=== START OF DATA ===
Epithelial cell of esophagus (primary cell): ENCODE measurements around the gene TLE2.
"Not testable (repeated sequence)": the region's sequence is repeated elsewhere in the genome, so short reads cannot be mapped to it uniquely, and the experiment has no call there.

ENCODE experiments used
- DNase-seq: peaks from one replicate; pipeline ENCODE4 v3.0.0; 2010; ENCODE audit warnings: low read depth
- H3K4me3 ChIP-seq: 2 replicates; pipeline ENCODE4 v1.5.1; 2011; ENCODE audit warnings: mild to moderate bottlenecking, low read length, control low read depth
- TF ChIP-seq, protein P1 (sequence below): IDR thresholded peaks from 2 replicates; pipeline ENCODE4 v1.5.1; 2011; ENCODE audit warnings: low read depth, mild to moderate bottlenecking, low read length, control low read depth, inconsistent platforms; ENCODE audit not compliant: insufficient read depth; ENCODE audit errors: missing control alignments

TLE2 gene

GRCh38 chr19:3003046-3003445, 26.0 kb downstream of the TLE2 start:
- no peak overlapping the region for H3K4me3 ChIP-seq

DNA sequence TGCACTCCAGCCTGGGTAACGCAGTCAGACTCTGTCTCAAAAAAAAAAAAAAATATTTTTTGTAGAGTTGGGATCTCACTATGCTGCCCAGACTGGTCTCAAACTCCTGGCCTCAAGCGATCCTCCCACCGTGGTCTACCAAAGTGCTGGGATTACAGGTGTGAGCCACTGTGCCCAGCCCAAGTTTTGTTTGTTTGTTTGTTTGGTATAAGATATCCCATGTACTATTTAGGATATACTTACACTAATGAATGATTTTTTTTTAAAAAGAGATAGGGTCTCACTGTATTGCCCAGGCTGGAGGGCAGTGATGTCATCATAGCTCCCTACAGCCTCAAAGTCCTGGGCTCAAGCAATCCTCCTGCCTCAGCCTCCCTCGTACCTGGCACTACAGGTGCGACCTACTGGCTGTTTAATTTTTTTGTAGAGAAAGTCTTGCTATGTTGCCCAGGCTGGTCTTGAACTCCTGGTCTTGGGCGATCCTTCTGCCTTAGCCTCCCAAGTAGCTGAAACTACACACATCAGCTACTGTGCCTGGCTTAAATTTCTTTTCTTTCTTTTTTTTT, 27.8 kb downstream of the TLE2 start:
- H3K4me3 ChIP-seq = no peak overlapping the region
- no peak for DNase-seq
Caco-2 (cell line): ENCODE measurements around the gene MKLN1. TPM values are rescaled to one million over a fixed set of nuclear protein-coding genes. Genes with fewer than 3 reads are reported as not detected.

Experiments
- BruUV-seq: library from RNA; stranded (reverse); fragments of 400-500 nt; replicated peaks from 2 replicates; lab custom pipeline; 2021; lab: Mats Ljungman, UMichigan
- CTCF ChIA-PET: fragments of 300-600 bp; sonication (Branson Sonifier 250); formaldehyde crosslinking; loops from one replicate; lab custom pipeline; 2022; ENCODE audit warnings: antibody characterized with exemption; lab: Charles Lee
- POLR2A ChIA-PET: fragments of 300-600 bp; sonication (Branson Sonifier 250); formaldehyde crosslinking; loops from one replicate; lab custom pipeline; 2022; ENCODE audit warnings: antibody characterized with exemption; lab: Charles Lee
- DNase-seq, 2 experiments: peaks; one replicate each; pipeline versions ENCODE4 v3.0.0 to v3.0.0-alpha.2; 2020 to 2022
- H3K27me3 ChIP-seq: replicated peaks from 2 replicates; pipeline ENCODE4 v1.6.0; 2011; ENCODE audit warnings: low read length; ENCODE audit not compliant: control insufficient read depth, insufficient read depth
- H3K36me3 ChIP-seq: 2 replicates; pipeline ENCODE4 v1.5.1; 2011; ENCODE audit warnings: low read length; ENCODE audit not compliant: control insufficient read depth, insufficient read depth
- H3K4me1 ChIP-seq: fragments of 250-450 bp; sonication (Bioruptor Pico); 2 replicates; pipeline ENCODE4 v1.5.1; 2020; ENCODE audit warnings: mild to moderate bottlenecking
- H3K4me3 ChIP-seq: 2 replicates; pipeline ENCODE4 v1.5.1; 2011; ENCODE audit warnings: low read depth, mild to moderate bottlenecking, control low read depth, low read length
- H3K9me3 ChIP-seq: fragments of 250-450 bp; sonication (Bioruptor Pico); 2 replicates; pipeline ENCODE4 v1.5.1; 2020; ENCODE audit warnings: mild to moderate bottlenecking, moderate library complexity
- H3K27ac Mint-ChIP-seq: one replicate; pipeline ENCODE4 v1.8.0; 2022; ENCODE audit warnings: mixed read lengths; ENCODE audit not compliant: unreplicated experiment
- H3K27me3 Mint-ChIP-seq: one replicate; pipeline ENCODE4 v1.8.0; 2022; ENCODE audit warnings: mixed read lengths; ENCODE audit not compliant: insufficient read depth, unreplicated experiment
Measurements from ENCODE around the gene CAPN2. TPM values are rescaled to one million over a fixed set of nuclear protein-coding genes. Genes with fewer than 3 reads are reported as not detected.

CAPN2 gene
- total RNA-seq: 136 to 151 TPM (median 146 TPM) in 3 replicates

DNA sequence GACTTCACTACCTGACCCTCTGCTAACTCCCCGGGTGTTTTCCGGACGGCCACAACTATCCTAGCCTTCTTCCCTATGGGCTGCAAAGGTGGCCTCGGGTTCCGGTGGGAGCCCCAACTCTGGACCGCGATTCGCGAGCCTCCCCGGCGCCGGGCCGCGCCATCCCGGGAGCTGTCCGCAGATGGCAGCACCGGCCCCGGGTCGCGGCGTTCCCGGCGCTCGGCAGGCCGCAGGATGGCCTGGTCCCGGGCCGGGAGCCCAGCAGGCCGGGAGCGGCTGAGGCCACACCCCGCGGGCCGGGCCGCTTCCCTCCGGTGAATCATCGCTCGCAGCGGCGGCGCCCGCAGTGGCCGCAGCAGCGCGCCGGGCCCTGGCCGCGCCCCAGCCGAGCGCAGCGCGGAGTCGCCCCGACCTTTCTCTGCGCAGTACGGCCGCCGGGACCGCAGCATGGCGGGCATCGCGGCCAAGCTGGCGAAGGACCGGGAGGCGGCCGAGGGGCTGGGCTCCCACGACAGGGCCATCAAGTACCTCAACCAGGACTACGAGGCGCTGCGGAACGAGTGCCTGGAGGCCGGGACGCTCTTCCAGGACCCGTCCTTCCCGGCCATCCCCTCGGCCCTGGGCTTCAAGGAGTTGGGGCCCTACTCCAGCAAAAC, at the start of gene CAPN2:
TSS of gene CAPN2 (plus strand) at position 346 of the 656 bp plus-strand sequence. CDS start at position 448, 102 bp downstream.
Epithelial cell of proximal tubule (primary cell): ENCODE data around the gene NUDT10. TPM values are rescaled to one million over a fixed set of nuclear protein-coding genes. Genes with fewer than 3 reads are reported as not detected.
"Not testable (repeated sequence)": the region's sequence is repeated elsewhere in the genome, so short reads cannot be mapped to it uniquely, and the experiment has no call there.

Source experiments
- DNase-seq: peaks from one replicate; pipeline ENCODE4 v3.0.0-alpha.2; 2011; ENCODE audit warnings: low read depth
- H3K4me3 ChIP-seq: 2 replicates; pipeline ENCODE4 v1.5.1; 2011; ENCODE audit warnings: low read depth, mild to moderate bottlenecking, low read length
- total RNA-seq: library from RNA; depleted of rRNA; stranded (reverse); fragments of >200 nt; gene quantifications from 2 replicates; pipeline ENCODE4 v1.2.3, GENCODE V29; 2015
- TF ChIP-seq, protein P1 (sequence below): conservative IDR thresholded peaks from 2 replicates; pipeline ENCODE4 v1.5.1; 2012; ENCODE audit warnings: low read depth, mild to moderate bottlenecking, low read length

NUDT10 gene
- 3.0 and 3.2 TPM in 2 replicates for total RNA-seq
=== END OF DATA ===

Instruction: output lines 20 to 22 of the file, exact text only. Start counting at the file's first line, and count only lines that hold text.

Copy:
- H3K36me3 ChIP-seq: 2 replicates; pipeline ENCODE4 v1.5.1; 2011; ENCODE audit warnings: low read length; ENCODE audit not compliant: control insufficient read depth, insufficient read depth
- H3K4me1 ChIP-seq: fragments of 250-450 bp; sonication (Bioruptor Pico); 2 replicates; pipeline ENCODE4 v1.5.1; 2020; ENCODE audit warnings: mild to moderate bottlenecking
- H3K4me3 ChIP-seq: 2 replicates; pipeline ENCODE4 v1.5.1; 2011; ENCODE audit warnings: low read depth, mild to moderate bottlenecking, control low read depth, low read length